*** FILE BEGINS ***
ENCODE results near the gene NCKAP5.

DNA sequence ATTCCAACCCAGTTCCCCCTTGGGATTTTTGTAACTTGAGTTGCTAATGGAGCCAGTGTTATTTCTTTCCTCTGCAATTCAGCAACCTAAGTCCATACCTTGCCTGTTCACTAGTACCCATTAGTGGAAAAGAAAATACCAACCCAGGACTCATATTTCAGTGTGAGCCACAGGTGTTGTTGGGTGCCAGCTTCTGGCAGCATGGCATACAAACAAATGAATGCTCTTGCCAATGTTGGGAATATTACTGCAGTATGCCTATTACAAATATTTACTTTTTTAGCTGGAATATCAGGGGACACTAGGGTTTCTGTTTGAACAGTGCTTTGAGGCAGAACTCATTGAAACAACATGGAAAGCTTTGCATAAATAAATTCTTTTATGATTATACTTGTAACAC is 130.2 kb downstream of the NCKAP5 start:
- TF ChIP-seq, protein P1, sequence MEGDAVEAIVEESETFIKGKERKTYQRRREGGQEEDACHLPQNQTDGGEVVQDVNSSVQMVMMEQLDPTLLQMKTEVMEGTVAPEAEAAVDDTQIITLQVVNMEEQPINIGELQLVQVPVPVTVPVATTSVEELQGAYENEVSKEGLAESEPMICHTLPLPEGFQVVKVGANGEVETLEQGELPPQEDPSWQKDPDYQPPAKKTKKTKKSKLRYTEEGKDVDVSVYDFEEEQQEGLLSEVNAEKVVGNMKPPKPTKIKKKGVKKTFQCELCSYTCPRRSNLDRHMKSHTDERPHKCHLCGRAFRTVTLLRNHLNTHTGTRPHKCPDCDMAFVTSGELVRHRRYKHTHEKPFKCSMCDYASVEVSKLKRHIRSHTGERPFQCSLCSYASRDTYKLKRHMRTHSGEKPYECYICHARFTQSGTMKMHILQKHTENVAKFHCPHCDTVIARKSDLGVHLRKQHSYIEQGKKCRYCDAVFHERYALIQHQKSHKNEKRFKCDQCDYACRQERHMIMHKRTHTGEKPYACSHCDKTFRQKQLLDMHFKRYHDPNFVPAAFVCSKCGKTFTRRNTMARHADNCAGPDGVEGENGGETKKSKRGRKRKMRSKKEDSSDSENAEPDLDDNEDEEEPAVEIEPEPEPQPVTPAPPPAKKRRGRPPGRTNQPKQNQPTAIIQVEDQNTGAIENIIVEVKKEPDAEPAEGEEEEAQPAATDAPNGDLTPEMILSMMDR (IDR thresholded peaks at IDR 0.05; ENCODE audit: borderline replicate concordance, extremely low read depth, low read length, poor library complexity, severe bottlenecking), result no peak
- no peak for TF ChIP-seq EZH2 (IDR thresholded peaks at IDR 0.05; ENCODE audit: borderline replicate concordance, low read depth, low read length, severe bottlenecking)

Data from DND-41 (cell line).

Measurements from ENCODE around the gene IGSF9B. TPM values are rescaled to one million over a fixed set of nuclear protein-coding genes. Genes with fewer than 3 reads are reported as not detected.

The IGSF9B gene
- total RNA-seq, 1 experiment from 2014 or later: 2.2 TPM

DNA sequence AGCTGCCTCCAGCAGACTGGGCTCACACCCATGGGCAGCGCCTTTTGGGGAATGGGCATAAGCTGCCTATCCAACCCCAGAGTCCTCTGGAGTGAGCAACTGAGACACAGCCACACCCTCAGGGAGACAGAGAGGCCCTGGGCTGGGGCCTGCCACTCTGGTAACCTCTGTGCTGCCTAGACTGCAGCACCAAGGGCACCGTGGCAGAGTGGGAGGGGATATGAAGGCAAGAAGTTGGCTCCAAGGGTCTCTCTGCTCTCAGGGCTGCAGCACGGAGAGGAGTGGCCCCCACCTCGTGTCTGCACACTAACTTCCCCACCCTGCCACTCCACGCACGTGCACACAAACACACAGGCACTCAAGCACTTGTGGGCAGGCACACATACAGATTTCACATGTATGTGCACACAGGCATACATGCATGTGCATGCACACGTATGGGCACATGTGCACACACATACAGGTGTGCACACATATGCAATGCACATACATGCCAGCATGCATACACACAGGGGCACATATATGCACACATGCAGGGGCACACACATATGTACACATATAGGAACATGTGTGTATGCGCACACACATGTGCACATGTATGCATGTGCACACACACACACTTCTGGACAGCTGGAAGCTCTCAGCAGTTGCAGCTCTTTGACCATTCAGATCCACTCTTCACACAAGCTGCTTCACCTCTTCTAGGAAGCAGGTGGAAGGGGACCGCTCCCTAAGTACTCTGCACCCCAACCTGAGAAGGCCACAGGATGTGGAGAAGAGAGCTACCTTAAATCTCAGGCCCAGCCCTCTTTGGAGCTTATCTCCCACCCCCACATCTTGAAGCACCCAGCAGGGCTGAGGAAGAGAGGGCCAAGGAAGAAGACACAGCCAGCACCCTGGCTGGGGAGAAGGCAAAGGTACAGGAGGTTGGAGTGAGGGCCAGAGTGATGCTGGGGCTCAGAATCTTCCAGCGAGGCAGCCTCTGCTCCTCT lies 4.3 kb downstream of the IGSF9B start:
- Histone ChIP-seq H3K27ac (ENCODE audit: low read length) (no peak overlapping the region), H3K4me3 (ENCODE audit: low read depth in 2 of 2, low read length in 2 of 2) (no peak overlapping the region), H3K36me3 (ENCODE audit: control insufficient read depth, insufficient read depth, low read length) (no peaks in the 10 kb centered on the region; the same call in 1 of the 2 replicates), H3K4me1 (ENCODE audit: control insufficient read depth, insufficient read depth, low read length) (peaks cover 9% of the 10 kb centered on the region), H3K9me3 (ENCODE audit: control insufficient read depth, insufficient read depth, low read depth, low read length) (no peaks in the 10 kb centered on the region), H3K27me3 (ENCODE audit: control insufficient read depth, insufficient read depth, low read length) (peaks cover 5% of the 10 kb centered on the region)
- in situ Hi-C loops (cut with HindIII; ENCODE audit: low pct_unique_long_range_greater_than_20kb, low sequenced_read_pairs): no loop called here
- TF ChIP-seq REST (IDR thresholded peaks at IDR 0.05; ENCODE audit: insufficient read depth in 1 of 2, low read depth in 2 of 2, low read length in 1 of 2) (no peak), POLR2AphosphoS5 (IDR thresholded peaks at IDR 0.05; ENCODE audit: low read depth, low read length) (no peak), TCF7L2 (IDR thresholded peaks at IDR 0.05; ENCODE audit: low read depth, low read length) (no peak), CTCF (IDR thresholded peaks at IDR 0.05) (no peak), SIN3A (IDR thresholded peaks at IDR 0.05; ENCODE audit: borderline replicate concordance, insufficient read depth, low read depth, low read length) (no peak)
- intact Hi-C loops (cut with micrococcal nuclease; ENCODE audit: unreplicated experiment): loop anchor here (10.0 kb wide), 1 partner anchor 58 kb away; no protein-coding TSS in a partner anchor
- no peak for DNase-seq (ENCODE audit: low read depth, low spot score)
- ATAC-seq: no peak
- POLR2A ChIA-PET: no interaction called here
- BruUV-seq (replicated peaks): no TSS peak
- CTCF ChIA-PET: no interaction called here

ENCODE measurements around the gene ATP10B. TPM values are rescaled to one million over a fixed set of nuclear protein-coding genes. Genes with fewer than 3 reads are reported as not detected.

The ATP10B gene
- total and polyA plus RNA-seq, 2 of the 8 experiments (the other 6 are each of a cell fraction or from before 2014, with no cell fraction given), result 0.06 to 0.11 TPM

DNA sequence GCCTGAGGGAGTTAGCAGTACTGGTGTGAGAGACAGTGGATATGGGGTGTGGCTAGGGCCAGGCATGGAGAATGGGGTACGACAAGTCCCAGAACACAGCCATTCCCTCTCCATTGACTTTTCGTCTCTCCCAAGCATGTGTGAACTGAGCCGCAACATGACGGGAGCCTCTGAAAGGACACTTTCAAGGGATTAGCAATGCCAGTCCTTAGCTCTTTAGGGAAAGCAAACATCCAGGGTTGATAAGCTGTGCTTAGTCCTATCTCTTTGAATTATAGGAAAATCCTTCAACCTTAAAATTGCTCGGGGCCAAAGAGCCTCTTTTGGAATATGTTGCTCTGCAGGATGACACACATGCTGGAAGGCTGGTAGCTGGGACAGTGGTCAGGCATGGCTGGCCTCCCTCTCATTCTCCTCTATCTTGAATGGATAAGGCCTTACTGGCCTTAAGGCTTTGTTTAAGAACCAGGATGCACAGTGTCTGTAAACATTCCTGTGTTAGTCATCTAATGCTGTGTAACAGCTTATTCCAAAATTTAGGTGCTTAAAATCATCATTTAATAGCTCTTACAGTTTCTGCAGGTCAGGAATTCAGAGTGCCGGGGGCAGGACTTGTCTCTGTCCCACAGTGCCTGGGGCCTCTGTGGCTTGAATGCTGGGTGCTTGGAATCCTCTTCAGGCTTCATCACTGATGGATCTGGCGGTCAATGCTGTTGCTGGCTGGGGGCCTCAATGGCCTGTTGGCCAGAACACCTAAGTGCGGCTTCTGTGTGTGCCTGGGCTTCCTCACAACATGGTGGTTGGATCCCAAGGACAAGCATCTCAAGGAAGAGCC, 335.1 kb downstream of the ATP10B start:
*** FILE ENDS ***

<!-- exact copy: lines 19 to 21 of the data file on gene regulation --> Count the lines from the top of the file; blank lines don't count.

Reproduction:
ENCODE measurements around the gene ATP10B. TPM values are rescaled to one million over a fixed set of nuclear protein-coding genes. Genes with fewer than 3 reads are reported as not detected.

The ATP10B gene
- total and polyA plus RNA-seq, 2 of the 8 experiments (the other 6 are each of a cell fraction or from before 2014, with no cell fraction given), result 0.06 to 0.11 TPM